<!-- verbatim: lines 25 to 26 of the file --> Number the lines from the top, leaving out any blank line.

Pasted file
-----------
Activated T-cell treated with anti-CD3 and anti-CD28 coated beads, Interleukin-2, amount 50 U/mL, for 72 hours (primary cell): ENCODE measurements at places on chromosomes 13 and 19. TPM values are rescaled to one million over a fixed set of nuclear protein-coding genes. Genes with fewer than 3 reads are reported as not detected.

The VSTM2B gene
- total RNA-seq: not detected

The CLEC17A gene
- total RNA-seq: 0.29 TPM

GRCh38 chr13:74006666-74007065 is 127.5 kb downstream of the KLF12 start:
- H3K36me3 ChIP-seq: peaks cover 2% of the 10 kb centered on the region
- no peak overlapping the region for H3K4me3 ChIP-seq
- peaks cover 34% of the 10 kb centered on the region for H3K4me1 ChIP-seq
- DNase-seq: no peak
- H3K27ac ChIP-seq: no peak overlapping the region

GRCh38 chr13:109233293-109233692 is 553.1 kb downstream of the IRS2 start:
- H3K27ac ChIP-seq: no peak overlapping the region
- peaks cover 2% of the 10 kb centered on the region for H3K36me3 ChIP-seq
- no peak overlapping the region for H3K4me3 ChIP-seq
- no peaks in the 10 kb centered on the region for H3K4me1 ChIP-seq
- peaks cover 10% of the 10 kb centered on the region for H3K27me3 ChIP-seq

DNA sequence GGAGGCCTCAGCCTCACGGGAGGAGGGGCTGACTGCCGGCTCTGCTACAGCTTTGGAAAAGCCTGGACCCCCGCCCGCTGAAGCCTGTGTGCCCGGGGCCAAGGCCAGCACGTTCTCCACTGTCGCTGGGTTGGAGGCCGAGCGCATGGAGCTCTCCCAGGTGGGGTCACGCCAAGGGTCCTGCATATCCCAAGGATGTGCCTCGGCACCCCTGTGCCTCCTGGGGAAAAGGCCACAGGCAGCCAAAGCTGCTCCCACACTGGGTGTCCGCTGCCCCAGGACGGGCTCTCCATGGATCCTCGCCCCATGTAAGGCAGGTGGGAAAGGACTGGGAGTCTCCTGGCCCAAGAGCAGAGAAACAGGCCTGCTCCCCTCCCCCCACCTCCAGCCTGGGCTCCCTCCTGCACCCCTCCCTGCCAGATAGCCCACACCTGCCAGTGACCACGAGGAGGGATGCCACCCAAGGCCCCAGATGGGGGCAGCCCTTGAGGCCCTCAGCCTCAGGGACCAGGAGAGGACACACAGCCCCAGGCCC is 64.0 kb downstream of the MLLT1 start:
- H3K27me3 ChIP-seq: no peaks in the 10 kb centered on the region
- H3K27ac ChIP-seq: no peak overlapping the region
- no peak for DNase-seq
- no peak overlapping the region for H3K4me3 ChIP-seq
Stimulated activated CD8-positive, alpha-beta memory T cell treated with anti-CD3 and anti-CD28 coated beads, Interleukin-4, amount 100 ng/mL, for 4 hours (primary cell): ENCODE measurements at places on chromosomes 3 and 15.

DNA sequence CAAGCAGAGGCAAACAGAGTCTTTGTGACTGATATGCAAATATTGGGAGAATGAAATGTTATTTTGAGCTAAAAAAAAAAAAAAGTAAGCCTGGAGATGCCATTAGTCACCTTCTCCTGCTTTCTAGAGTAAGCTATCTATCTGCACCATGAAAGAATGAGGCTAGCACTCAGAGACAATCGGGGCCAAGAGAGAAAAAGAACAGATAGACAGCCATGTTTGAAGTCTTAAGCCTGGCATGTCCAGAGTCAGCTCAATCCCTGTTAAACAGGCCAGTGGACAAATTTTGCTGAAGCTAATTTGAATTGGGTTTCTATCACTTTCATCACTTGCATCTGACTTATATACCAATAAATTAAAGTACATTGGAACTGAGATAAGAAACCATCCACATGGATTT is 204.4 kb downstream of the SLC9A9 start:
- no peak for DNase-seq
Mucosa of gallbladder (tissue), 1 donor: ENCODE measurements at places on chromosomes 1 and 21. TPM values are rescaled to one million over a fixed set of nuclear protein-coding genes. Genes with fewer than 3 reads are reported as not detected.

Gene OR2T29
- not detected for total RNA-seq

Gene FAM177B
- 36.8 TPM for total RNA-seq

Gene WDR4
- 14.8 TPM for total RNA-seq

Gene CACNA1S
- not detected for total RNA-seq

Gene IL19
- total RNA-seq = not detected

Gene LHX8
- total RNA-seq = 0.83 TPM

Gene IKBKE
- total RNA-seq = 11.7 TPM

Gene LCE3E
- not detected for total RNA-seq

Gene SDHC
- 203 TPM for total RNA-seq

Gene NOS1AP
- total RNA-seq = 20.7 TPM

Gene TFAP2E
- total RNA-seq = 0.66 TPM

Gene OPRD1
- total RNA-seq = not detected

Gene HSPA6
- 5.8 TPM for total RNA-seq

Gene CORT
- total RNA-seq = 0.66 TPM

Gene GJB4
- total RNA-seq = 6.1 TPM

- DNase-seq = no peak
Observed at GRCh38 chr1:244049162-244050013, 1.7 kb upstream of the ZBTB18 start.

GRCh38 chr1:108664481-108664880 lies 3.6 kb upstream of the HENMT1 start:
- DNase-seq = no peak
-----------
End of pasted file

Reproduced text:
- no peak for DNase-seq
Mucosa of gallbladder (tissue), 1 donor: ENCODE measurements at places on chromosomes 1 and 21. TPM values are rescaled to one million over a fixed set of nuclear protein-coding genes. Genes with fewer than 3 reads are reported as not detected.